When, earlier this year, I reviewed a Pristine Audio disc of Leopold Stokowski’s earliest acoustic recordings (see here), I was especially struck by his version of Weingartner’s orchestration of Weber’s Invitation to the Dance. And, as you can’t have too much of a good thing, I was delighted to find that whereas Stokowski had cut the music to less than five minutes in length, Weingartner gives us more than half as much again. This is a colourful, imaginative and inventive reworking of the original that puts the more frequently encountered Berlioz orchestration rather in the shade … which is pretty ironic as Weingartner was a great admirer of the French composer and had edited his complete works. Awash with deliberately exaggerated oom-pah-pah rhythms and indulgent portamento string playing, this is a recording very much of its time but full of irresistible good humour and charm. I can easily see why it was the only one of these Basle tracks to have been commercially released at the time in the USA – and I could easily imagine someone taking it as a desert island disc to raise, even in the bleakest of circumstances, a smile on demand.
Weingartner’s account of Mendelssohn’s Scottish symphony is relatively straight by comparison but, even so, displays his considerable virtues as a conductor. Once again this is a performance that exhibits a masterly control of orchestral dynamics, used felicitously so as to draw the listener’s attention to specific passages or to make pointed – and invariably musically justified - contrasts as appropriate. Plenty of power is kept in reserve to be used judiciously at just the right moments. The balance of the orchestra is also expertly controlled so as to keep plenty of the detail of Mendelssohn’s writing audible even in the most congested moments. And, quite noticeably, the music is kept moving along with a consistently maintained pulse - Weingartner was famous for his adage “There is only one tempo ... The right one.”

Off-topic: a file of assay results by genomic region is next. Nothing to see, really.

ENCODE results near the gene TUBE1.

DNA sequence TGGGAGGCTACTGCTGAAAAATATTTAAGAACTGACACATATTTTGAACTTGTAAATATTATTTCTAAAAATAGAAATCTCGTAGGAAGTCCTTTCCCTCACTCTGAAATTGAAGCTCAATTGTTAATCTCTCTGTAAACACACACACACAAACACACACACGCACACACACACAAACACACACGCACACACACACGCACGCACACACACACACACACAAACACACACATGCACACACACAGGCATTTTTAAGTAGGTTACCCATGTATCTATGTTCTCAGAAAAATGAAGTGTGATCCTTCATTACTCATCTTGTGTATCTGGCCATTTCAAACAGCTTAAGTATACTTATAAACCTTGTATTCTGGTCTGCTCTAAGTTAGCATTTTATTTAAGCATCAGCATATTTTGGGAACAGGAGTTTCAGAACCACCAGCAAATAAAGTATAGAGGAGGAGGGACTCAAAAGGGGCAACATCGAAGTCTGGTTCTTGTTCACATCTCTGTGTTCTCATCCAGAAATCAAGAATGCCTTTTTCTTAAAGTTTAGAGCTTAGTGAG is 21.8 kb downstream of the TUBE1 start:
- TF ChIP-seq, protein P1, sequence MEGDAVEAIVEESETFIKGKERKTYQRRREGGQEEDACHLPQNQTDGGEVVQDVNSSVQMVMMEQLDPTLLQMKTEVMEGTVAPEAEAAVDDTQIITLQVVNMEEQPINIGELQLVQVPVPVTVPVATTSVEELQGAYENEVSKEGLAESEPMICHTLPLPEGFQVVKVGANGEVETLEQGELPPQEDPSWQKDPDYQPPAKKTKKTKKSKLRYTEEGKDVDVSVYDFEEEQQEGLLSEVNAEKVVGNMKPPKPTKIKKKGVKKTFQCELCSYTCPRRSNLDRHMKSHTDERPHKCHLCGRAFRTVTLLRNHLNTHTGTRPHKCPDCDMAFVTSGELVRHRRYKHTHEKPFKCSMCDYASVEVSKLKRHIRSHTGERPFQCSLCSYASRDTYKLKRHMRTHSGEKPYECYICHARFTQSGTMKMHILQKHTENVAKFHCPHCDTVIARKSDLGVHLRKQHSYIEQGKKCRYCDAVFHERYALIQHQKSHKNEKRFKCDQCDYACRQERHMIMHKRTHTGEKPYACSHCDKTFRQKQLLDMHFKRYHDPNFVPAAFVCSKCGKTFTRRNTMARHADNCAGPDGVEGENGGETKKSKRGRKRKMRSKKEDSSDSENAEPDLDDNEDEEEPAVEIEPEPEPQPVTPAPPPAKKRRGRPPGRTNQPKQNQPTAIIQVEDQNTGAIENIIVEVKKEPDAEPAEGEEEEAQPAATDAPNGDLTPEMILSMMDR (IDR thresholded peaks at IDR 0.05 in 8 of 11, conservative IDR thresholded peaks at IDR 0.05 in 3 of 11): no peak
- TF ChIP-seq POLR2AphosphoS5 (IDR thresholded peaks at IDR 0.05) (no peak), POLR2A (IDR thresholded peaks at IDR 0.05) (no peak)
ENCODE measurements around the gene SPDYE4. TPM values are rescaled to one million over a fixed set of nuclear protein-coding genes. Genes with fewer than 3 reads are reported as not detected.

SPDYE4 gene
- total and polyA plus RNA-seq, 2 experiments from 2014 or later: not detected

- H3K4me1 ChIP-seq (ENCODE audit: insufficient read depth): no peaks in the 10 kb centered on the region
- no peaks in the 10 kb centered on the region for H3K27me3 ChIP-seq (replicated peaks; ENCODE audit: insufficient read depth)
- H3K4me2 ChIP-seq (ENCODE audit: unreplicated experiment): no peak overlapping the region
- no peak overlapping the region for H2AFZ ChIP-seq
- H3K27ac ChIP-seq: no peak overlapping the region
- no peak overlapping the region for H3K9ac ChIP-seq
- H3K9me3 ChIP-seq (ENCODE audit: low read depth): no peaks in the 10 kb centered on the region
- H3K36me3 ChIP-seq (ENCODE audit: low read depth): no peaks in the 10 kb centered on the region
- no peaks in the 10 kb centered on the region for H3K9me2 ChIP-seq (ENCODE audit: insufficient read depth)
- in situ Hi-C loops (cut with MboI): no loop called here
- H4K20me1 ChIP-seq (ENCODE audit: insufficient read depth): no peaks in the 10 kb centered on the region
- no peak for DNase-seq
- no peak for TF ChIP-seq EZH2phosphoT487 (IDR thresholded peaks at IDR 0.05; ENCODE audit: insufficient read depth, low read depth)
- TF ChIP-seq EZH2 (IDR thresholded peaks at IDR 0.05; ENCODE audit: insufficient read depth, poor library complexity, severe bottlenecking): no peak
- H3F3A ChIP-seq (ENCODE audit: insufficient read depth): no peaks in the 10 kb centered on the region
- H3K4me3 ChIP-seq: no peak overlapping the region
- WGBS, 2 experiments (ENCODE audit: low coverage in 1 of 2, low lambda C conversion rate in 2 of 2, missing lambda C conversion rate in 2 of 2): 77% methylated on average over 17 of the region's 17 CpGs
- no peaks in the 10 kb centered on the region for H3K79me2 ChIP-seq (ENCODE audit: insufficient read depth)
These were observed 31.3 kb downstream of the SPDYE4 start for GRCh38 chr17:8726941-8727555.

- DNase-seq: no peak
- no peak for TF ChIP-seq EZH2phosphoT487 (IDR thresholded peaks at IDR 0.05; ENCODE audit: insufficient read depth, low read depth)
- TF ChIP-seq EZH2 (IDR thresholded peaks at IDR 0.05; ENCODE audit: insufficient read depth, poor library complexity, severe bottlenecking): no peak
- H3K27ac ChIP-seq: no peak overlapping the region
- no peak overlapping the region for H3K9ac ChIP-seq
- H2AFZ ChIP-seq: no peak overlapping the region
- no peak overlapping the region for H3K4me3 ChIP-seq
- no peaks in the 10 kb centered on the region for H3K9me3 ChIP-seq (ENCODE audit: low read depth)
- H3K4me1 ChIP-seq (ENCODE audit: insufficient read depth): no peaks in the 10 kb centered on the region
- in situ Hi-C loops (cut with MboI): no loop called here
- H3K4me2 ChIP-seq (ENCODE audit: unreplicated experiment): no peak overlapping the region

All those qualities are exhibited in a very satisfyingly constructed opening movement and are maintained thereafter. The succeeding vivace non troppo offers plenty of opportunities for the Royal Philharmonic Orchestra to demonstrate its technical abilities, while the third movement, an adagio, is characterised from the beginning by a rather stronger than usual sense of forward momentum: Weingartner’s powerful pulse is disinclined to allow the listener the chance to linger unnecessarily to sniff the Highland heather. The finale also exhibits the conductor’s characteristic sense of purpose and direction and culminates in a very grand final coda – slower than often heard, deliberate and powerful, though the fact that the brass seems sonically recessed deprives it of its last ounce of cathartic impact.
There is, then, much to enjoy in - and to learn from – this new release. My only reservation concerns its rather short measure. Otherwise, it will only add to the very positive picture that is slowly forming as more of the musical treasures of the late 1920s and early 1930s emerge into the light of day from the dim and dusty tombs in which they have been too often hidden for the past eighty years.
Rob Maynard